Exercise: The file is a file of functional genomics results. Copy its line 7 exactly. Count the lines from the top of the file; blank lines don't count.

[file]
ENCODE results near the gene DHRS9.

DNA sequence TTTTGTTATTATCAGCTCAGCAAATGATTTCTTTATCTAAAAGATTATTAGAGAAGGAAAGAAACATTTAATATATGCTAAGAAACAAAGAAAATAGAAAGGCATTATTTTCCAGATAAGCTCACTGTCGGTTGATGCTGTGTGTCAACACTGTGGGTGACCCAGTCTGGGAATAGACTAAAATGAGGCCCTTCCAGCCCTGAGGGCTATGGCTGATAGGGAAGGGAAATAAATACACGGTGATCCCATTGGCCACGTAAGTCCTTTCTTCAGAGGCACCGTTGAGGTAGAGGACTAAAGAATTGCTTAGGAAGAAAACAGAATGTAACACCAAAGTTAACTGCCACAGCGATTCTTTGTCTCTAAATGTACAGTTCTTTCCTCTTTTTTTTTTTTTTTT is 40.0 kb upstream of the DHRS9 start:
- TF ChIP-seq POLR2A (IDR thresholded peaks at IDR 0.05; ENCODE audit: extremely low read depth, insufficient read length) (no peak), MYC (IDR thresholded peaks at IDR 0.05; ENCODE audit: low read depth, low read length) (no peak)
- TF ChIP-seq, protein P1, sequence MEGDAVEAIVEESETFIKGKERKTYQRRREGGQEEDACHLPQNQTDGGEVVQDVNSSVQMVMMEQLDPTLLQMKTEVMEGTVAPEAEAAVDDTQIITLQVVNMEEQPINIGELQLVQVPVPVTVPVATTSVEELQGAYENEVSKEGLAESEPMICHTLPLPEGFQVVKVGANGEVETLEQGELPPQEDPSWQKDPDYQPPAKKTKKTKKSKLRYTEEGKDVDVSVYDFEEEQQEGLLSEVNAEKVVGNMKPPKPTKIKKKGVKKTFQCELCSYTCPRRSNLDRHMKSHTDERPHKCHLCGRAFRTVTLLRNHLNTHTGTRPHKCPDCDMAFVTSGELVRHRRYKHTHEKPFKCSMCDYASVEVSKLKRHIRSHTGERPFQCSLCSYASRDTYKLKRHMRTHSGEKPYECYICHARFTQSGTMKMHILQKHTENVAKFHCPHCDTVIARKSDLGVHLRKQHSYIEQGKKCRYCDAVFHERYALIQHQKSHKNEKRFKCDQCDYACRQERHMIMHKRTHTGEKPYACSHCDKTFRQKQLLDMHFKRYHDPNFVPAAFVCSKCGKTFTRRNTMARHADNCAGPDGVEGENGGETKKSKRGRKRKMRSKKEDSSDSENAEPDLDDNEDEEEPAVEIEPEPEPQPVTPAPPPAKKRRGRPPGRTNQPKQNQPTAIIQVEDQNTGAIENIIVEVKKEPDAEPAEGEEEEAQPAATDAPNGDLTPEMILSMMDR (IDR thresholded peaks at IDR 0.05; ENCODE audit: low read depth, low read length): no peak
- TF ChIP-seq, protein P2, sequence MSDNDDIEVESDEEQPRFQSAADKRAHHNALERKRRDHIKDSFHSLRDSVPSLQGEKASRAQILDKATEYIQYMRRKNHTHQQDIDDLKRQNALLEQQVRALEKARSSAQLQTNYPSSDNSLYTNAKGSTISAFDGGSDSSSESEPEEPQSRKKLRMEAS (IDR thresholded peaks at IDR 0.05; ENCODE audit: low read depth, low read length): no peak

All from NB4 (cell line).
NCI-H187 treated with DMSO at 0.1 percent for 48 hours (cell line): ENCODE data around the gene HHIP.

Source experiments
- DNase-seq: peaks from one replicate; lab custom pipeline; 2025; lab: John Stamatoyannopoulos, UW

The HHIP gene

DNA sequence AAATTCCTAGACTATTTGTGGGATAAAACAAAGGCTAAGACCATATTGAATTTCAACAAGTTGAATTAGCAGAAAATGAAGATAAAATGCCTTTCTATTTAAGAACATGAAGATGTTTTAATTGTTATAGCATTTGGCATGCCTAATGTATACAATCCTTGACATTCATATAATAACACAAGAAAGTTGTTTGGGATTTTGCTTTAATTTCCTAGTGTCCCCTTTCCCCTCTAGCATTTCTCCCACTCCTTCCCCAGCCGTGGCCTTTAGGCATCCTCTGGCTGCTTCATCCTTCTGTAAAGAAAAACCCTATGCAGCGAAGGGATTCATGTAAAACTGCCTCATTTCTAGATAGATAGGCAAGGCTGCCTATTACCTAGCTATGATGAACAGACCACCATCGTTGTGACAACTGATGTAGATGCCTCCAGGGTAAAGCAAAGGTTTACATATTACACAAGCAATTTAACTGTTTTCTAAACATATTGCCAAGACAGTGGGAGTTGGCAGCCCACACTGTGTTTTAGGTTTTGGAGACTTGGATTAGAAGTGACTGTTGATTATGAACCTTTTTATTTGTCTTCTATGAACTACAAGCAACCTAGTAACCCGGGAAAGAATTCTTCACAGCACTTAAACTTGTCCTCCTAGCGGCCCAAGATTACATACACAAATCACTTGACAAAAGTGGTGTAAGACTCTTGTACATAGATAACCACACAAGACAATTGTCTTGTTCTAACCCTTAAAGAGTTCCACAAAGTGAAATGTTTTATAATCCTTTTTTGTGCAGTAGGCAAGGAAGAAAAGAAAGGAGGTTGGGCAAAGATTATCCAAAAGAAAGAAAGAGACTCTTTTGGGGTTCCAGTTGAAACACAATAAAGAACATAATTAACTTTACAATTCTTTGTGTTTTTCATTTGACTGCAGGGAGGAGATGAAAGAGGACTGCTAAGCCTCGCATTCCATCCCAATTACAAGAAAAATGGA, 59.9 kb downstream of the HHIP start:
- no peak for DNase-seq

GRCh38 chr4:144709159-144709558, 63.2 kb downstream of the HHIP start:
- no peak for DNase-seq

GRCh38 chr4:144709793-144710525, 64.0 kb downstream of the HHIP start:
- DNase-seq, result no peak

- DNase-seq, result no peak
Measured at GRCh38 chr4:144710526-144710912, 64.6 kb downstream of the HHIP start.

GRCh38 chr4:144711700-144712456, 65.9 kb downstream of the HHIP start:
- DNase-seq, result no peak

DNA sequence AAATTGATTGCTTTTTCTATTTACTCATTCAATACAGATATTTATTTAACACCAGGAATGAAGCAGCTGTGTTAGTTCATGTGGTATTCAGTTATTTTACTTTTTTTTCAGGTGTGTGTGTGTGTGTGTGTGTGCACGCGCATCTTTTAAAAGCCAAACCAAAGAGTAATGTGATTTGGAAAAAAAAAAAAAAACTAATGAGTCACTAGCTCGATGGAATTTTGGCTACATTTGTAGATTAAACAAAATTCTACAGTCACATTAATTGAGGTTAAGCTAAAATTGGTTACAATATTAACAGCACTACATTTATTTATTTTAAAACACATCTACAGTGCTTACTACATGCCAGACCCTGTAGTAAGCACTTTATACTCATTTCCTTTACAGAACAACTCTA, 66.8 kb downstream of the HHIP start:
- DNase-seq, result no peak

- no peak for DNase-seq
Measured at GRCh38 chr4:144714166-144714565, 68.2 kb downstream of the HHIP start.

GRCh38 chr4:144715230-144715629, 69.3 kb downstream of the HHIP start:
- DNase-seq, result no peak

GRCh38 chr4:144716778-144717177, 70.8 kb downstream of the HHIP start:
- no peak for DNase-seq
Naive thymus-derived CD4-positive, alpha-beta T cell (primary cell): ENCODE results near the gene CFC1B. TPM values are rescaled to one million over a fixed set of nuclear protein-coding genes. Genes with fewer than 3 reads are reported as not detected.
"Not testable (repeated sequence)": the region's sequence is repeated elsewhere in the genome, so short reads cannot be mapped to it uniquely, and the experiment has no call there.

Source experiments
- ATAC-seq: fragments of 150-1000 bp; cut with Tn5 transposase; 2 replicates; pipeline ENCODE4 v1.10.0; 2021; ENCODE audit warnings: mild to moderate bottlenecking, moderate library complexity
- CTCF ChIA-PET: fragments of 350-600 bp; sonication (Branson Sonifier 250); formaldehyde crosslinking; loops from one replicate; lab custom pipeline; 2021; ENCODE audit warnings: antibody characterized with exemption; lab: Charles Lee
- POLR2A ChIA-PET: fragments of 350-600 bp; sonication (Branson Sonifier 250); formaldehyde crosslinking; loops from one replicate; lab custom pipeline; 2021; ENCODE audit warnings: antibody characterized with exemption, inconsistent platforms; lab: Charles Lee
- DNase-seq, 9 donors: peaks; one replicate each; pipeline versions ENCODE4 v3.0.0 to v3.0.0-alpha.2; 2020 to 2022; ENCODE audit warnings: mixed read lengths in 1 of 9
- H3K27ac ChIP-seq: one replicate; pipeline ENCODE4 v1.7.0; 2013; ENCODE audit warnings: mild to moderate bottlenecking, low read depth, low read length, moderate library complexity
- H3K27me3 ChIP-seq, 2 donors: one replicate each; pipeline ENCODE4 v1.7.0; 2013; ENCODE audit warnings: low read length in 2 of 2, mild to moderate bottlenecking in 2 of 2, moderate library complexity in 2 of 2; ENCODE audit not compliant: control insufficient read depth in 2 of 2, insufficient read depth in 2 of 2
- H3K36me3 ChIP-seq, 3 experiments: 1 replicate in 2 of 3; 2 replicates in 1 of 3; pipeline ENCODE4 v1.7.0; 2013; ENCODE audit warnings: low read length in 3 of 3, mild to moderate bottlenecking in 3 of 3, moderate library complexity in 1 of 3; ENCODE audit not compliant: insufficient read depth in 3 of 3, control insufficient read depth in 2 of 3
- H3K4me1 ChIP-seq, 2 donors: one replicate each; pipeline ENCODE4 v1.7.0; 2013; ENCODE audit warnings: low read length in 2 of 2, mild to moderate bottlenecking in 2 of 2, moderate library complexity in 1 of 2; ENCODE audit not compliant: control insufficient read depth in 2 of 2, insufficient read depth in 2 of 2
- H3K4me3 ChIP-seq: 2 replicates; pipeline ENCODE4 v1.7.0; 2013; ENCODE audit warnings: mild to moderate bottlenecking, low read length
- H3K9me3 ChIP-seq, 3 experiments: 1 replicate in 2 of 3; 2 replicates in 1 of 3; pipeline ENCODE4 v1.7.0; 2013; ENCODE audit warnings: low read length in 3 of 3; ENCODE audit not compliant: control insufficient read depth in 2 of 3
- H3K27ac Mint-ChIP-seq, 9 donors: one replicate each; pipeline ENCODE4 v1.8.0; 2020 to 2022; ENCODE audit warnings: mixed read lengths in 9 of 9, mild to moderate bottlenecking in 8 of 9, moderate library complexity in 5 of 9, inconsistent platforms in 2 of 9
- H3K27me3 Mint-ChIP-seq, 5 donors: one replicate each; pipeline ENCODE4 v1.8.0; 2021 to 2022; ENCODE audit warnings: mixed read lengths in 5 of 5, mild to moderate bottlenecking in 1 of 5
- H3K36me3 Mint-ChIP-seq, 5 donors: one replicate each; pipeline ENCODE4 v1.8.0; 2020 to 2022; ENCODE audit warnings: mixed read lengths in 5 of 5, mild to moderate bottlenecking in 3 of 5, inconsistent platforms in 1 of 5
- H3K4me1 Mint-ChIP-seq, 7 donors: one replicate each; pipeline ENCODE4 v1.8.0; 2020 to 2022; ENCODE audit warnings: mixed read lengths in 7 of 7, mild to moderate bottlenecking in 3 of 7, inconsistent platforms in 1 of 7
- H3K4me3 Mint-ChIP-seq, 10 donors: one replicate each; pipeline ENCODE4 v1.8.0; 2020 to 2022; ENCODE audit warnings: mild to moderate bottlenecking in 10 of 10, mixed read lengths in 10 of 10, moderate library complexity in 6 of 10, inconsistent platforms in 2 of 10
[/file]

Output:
NCI-H187 treated with DMSO at 0.1 percent for 48 hours (cell line): ENCODE data around the gene HHIP.